Eosinophilic Esophagitis: An Overlooked Entity in Chronic Dysphagia

Brian M. Yan and Eldon A. Shaffer


Nat Clin Pract Gastroenterol Hepatol. 2006;3(5):285-289. 

In This Article

The Case

A 40-year-old white male presented to our gastroenterology division in March 2004 with a 10-year history of occasional heartburn two to three times per week, with mild solid-food DYSPHAGIA, occurring several times per week. The patient had most difficulty swallowing carrots, meat, and rice, but eventually they would pass on their own, usually without ingesting fluids. Food impaction never occurred. There was no history of nausea, vomiting, or hematemesis. He had no constitutional features such as weight loss, fever, or night sweats to suggest a systemic disease, and no prior history of ingestion of lye or other noxious agents. Medications included salbutamol (for mild asthma) and occasional ranitidine (for mild heartburn), both taken on an on-demand basis. A SCHATZKI'S RING was identified at elective endoscopy performed at a different center to investigate his intermittent dysphagia 8 years before the patient's most recent presentation. Treatment with dilatation was effective in improving symptoms until about 2 years ago, when they recurred.

The patient also had a significant history for atopy, including allergic conjunctivitis, chronic rhinosinusitis, chronic idiopathic urticaria, and mild asthma. His allergic history extended to tree nuts, fish, environmental factors, and pets. The patient's family history was also positive for asthma and atopic dermatitis in both parents. His physical examination was within normal limits.

Laboratory investigations revealed a slightly elevated eosinophil count of 0.9 × 109/l (normal range 0.0-0.7 × 109/l); hemoglobin concentrations, red and white blood cell counts, electrolytes, creatinine levels, liver function tests, and thyroid function were normal. Allergy skin testing was positive for tree nuts, fish, dogs, cats, rabbits, horses, dust mites, birch trees, and grass. Video esophagram was normal. Upper endoscopy revealed the presence of concentric, corrugated rings along the entire length of the esophagus resembling a 'feline' esophagus (Figure 1). Mid-esophageal and distal-esophageal biopsies showed a dense superficial eosinophilic infiltrate (>20 eosinophils per high-powered field [HPF], Figure 2).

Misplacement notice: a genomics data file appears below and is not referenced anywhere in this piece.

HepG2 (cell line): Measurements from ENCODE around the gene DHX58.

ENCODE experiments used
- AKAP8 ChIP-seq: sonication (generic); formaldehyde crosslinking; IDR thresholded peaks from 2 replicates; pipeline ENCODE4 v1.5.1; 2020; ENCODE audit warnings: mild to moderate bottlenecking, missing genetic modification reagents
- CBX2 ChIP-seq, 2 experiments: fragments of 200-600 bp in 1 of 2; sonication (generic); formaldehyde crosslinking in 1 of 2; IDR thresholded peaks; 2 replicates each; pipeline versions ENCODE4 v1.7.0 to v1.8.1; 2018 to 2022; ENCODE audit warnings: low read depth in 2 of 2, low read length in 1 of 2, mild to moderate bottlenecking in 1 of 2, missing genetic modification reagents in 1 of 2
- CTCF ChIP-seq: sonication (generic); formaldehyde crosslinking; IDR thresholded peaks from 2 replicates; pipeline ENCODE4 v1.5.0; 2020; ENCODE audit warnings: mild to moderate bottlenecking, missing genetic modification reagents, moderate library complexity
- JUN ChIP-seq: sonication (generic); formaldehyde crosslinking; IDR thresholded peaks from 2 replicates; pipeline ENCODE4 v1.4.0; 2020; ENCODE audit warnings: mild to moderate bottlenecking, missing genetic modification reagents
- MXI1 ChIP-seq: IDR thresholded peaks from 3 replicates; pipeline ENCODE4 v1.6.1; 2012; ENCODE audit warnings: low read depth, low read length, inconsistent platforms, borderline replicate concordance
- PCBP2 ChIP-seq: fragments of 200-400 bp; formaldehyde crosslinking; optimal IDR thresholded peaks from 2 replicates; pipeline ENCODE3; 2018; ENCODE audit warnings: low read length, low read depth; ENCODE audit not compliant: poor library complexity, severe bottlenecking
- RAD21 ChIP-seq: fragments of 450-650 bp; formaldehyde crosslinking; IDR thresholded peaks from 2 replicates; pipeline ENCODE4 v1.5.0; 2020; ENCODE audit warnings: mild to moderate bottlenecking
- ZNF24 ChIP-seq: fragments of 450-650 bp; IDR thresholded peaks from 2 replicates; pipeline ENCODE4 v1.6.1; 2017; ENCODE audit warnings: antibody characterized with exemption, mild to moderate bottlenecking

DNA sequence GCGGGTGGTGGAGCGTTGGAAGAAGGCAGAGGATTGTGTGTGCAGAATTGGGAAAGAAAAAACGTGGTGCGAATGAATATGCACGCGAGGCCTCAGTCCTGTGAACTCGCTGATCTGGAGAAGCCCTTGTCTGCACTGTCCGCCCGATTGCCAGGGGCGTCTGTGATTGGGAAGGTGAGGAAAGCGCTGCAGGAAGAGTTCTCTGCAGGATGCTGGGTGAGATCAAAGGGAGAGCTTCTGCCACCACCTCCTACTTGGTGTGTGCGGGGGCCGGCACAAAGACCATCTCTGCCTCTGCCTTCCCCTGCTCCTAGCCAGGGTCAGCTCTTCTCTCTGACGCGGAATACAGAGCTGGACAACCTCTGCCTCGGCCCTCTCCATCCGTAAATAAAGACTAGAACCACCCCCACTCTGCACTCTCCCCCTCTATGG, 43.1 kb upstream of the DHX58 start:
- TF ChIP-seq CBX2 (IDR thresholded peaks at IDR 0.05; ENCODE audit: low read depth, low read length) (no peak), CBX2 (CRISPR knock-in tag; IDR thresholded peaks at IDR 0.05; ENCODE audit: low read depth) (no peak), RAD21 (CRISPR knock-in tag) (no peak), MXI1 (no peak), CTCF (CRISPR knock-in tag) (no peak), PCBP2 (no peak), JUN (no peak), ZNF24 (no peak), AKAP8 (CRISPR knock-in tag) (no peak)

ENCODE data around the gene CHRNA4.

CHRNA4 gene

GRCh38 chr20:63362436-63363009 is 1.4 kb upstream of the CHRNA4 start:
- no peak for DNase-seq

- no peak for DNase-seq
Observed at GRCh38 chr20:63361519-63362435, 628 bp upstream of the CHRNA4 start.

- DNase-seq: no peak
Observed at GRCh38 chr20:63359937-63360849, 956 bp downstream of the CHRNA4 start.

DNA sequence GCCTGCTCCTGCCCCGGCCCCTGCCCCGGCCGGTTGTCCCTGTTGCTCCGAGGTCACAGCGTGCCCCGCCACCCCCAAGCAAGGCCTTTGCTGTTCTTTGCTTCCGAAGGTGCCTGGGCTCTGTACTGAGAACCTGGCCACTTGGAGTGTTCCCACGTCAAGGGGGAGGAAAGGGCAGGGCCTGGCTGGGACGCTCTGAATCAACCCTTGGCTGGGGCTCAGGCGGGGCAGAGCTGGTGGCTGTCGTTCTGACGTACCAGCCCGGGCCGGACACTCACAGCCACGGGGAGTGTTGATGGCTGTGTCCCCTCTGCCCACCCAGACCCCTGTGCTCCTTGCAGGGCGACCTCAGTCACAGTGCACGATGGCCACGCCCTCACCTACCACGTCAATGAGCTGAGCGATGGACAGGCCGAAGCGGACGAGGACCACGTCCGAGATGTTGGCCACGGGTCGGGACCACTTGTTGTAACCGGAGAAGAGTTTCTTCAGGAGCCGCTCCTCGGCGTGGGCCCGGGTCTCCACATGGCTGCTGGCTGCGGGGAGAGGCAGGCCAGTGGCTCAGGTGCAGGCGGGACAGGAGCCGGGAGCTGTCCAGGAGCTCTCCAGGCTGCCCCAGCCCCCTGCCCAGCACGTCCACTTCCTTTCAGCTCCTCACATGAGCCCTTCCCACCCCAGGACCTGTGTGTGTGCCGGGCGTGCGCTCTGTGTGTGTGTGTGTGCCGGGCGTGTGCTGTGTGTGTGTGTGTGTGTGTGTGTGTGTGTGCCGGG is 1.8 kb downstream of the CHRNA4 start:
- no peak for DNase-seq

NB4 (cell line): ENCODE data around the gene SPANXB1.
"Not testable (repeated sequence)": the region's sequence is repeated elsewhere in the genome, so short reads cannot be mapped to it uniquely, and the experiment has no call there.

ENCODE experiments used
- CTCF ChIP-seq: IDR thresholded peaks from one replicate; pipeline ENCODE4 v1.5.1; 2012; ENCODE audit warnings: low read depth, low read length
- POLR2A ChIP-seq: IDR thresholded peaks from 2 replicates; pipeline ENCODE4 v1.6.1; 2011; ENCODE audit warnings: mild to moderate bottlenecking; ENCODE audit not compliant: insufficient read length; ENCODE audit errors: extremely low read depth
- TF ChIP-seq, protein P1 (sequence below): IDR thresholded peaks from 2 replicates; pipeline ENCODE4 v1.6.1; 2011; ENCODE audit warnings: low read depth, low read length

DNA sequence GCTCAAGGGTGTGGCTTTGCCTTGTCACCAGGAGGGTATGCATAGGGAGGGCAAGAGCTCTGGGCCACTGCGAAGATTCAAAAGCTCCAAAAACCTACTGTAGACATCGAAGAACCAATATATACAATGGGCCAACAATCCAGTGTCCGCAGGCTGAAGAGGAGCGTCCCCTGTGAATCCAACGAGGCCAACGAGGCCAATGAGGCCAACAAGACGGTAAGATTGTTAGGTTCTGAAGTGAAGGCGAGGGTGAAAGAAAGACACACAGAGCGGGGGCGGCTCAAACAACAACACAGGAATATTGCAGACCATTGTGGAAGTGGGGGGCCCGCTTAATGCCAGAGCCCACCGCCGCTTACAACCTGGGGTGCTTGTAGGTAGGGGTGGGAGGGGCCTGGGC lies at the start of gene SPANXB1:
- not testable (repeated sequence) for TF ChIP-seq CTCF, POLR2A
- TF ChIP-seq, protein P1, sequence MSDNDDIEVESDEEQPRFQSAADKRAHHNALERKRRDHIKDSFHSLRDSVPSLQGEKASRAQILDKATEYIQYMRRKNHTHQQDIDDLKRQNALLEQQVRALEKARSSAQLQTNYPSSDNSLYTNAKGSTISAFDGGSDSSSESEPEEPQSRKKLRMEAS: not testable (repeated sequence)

Figure 1.

Upper endoscopy image of a 40-year-old male presenting with a history of chronic heartburn and solid-food dysphagia, showing coarse concentric rings throughout the entire length of the esophagus (resembling the feline esophagus), suggesting eosinophilic esophagitis. This figure also demonstrates a diffusely narrowed esophagus, mild linear furrows, and adherent papules. Biopsies of the distal-esophagus and mid-esophagus confirmed eosinophilic esophagitis.

Figure 2.

Proximal esophageal biopsies of a 40-year-old male with eosinophilic esophagitis. (A) Low-powered field showing inflammatory infiltrate of the esophageal mucosa. Aggregates of eosinophils are readily seen (arrows). (B) High-powered field showing >20 eosinophils and aggregates of eosinophils (arrow).

The patient was diagnosed with eosinophilic esophagitis and treated with a fluticasone 220 µg multiple-dose inhaler, four puffs swallowed twice a day for 6 weeks. His dysphagia completely resolved after treatment and he remains in remission at 6-month follow-up.


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